Janela Ordoñez, 25, from Colon, Honduras. To her sister in Honduras. Nov 21. Facebook voice note: Hi, Juli. I’m Jane, your sister. I send you my regards from … (laughs) … from Tijuana. And we want to tell you that we love you so much, all of us, your family. Thank God we met a friend, and he offered us to message you. Send my regards to all the family and friends. Tell everyone who asks for us that we love them so much, and if God allows it we will achieve our goal, and well. … We will keep in touch further along because we don’t have a way to communicate. Take care of yourself, and God bless you forever, today, tomorrow and always. Do not forget that we love you. (Luis Antonio Rojas)

Cristian Javier Quezada, 17, from San Juan, Honduras. To his brother in Honduras. 
Nov 17. Facebook voice note:  Chavi, I’m here in Tijuana. Send me my mommy’s number so that I can call her. I got a phone, but it was stolen out there, in Tierra Blanca. Tell my mommy that I’m in Tijuana, in the border of the United States. Send me her phone number so I can call her. (Luis Antonio Rojas)

I was with the Central American caravan, documenting it as it made its way through Mexico toward the U.S. border. One night in Mexico City, I gave my phone to Hugo Martinez so he could call his dad back home. Martinez, who’d left Tegucigalpa, Honduras, couldn’t get through, so he recorded a voice memo in which he apologized for not saying goodbye to his father before heading north with his 20-something son. When he gave my phone back, we both stared at the floor for a long time.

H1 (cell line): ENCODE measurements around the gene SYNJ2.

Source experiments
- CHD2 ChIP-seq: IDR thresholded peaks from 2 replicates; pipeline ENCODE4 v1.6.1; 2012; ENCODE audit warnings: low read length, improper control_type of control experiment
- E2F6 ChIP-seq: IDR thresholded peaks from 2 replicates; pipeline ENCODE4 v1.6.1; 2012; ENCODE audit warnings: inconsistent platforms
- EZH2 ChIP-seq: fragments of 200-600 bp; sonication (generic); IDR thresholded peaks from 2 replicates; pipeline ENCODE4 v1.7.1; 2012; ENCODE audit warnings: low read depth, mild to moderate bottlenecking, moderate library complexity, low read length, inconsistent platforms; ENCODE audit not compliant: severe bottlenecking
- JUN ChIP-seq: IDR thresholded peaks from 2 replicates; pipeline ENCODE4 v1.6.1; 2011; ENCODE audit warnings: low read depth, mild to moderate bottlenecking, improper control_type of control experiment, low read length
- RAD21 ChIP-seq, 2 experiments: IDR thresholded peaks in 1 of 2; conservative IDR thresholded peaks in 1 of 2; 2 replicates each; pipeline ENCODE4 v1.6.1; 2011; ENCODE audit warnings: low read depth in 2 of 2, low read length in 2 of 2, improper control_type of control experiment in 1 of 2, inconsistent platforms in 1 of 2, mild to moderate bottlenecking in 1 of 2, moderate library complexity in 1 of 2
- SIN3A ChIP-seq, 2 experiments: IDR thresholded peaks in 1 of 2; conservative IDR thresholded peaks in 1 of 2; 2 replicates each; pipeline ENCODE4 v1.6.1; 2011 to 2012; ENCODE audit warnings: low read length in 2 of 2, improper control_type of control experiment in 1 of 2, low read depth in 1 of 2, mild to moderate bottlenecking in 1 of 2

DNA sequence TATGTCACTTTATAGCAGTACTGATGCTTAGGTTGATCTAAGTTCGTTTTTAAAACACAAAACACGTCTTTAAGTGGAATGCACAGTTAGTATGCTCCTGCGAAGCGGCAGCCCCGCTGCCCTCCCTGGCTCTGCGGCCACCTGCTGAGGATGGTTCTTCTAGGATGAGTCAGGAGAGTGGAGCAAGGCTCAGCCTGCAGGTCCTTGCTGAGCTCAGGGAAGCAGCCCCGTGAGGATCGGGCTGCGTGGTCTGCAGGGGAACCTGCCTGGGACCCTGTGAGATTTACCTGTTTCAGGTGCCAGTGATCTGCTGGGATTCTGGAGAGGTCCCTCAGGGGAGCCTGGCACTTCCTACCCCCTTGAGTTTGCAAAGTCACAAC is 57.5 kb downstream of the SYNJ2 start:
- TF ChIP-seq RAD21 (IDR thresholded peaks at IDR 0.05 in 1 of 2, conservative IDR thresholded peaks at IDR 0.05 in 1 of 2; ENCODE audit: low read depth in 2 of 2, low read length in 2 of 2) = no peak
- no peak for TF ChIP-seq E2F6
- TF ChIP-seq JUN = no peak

Martinez is one of the 8,000 migrants who left their home countries in the largest convoy ever to travel the migrant corridor. It is easy to reduce their stories into categories: the teenager fleeing compulsory gang service, the mother seeking better opportunities for her children, the orphan. But they are much more than those stereotypes. They are escaping realities we can’t even imagine. I was interested in the people they’d left behind — and their links to home — because they represent the gaps between what we think are their concerns and what really robs them of their sleep. Many migrants hoped, with their departure, to improve the lives of their loved ones back home. 

When the travelers arrived in Tijuana, I began lending my cellphone so they could contact people in their home countries. With their consent, we recorded phone calls and voice mails. We sent WhatsApp voice notes and used Facebook Messenger while I took photos with my medium-format camera. The results, edited excerpts of which are printed here, were beautiful shared moments, testimonies to hard times and reflections of uncertainty.

A version of this report will appear in the Sunday Outlook section.